The whole fiasco began when a mother of a resident in Hamm House called the UCDPD at 8:57 PM and reported that a group of residents that included Mark Woods were drinking beer and making bombs in room 316 (a quad) in D Building in Tercero. The mother stated that her daughter lived down the hall and knew what was going on there. The UCDPD says they later received reports that there was an explosion on the balcony about two hours prior to this phone call. The UCDPD dispatched an officer to Tercero to see what was going on. When the officer knocked and nobody answered, the officer found that the door was unlocked and entered the room. The first things he saw were two capped metal pipes2. Looking around some more, he found various powders and a computer that had a recipe for HMDT up on the screen. After dispatch told him that HMDT was bad mojo, the officer evacuated the building and called for the Yolo County bomb squad. The evacuation of the rest of Thille soon followed.
Various agencies were called in to deal with the situation, including the ATF and FBI. Since nobody was in immediate danger after the evacuation, the police waited until a search warrant was issued before they proceeded further. Once the search warrant was issued at 4:16 AM, investigators began to remove the chemicals and other evidence from the dorm room. The Yolo County bomb squad cataloged and removed five plastic bins the size of milk crates that contained powders and chemicals. While the exact list of chemicals recovered has yet to be released, the police claim that black gunpowder was present in the room. Police said the chemicals were not dangerous because they had not been mixed.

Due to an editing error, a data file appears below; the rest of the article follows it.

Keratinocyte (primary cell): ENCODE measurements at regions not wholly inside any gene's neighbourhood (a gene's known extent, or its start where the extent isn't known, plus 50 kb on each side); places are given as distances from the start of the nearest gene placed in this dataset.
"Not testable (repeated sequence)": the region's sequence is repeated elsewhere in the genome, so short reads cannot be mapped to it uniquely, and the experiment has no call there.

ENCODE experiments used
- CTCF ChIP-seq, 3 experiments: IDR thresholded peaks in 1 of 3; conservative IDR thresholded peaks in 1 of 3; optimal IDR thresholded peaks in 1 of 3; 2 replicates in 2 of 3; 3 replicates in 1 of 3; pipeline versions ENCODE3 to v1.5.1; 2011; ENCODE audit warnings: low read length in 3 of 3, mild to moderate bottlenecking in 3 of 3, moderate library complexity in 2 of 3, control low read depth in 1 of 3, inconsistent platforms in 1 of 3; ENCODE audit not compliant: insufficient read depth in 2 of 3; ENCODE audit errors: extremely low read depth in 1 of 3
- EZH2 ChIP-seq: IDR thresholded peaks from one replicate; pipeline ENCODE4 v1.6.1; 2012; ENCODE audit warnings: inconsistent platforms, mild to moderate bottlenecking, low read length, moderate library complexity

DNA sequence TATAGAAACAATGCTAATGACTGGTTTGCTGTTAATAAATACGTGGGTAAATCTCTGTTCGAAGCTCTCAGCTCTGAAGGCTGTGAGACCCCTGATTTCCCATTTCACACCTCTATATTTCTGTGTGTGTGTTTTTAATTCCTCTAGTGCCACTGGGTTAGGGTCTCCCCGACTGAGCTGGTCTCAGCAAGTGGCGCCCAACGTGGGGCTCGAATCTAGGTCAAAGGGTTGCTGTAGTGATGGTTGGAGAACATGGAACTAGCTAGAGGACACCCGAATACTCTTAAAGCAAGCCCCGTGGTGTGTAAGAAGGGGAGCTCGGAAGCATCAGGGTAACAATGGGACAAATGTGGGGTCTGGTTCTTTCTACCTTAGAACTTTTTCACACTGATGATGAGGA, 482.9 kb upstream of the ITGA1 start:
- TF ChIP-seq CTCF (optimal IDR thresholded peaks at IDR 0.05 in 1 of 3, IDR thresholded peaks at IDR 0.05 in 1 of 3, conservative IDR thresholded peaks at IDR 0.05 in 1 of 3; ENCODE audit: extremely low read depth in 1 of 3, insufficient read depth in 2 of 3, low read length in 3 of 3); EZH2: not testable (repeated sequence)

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2008-03-09 22:19:09 Summary: Mark almost set us up the bomb. Evacuated residents had no chance to stay in the dorms, they make their time in the DC. Ha. Ha. Ha. Ha. Campus moved out every zig to search the dorms for weed before letting residents return to all their dorm. —BrentLaabs
2008-03-10 02:17:02 sounds about right
you rule —StevenDaubert
2008-03-10 15:49:34 Undegrads, do tell: Do campus officials review rules of what not to house in dorms? It seems like in general, whether or not anyone INTENDS any harm, it should be known what sorts of devices should/can not be brought into dorms for the welfare and sake of others. Perhaps an overview of rules (and a signature from the student and or parent saying they understand the rules) is missing from residential hall procedures. —AnnieSirrah
2008-03-10 15:50:23 "By all accounts, Mark is a nice guy who wouldn't hurt a fly." <== I'm sure this is true, but isn't that what they ALL say? —AnnieSirrah
It's not common when it is coming from the powers that be. -wl
2008-03-10 19:13:30 They should've seen my dorm room...